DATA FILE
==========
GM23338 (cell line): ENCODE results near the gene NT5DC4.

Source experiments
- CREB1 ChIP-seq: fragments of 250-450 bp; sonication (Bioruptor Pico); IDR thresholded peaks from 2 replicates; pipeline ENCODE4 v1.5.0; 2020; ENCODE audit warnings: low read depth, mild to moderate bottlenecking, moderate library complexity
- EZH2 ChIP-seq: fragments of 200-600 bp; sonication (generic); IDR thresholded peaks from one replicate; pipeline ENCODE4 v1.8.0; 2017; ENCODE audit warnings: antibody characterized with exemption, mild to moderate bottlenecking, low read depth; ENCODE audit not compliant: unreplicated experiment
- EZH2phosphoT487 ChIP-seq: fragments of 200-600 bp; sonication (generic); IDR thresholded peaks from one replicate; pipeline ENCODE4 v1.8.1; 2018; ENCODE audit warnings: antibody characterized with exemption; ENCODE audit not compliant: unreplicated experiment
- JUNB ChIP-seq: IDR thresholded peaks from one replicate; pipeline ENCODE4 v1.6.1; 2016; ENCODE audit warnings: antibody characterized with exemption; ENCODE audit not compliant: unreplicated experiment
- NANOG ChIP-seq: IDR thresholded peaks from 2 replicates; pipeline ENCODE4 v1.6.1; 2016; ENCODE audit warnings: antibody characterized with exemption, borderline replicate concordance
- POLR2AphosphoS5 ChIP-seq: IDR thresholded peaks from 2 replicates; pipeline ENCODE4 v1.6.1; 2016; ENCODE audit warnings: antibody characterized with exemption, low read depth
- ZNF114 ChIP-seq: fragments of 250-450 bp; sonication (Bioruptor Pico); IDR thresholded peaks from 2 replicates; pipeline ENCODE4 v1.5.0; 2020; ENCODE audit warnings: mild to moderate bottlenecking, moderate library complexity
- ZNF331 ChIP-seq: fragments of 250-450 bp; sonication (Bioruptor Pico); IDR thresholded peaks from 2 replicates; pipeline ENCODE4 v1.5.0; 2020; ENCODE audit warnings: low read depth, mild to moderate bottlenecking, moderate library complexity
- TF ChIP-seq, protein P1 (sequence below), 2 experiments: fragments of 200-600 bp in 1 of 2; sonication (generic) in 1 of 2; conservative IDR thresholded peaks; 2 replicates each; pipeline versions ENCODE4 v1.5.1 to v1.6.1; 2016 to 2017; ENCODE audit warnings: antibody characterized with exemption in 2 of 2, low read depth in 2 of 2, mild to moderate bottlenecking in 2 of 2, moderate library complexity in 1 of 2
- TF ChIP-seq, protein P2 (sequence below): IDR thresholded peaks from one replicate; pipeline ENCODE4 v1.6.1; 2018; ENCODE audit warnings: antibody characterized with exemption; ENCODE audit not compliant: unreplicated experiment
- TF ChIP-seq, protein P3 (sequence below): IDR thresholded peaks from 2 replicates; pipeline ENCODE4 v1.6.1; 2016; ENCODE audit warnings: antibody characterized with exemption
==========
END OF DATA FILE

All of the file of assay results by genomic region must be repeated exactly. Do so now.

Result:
GM23338 (cell line): ENCODE results near the gene NT5DC4.

Source experiments
- CREB1 ChIP-seq: fragments of 250-450 bp; sonication (Bioruptor Pico); IDR thresholded peaks from 2 replicates; pipeline ENCODE4 v1.5.0; 2020; ENCODE audit warnings: low read depth, mild to moderate bottlenecking, moderate library complexity
- EZH2 ChIP-seq: fragments of 200-600 bp; sonication (generic); IDR thresholded peaks from one replicate; pipeline ENCODE4 v1.8.0; 2017; ENCODE audit warnings: antibody characterized with exemption, mild to moderate bottlenecking, low read depth; ENCODE audit not compliant: unreplicated experiment
- EZH2phosphoT487 ChIP-seq: fragments of 200-600 bp; sonication (generic); IDR thresholded peaks from one replicate; pipeline ENCODE4 v1.8.1; 2018; ENCODE audit warnings: antibody characterized with exemption; ENCODE audit not compliant: unreplicated experiment
- JUNB ChIP-seq: IDR thresholded peaks from one replicate; pipeline ENCODE4 v1.6.1; 2016; ENCODE audit warnings: antibody characterized with exemption; ENCODE audit not compliant: unreplicated experiment
- NANOG ChIP-seq: IDR thresholded peaks from 2 replicates; pipeline ENCODE4 v1.6.1; 2016; ENCODE audit warnings: antibody characterized with exemption, borderline replicate concordance
- POLR2AphosphoS5 ChIP-seq: IDR thresholded peaks from 2 replicates; pipeline ENCODE4 v1.6.1; 2016; ENCODE audit warnings: antibody characterized with exemption, low read depth
- ZNF114 ChIP-seq: fragments of 250-450 bp; sonication (Bioruptor Pico); IDR thresholded peaks from 2 replicates; pipeline ENCODE4 v1.5.0; 2020; ENCODE audit warnings: mild to moderate bottlenecking, moderate library complexity
- ZNF331 ChIP-seq: fragments of 250-450 bp; sonication (Bioruptor Pico); IDR thresholded peaks from 2 replicates; pipeline ENCODE4 v1.5.0; 2020; ENCODE audit warnings: low read depth, mild to moderate bottlenecking, moderate library complexity
- TF ChIP-seq, protein P1 (sequence below), 2 experiments: fragments of 200-600 bp in 1 of 2; sonication (generic) in 1 of 2; conservative IDR thresholded peaks; 2 replicates each; pipeline versions ENCODE4 v1.5.1 to v1.6.1; 2016 to 2017; ENCODE audit warnings: antibody characterized with exemption in 2 of 2, low read depth in 2 of 2, mild to moderate bottlenecking in 2 of 2, moderate library complexity in 1 of 2
- TF ChIP-seq, protein P2 (sequence below): IDR thresholded peaks from one replicate; pipeline ENCODE4 v1.6.1; 2018; ENCODE audit warnings: antibody characterized with exemption; ENCODE audit not compliant: unreplicated experiment
- TF ChIP-seq, protein P3 (sequence below): IDR thresholded peaks from 2 replicates; pipeline ENCODE4 v1.6.1; 2016; ENCODE audit warnings: antibody characterized with exemption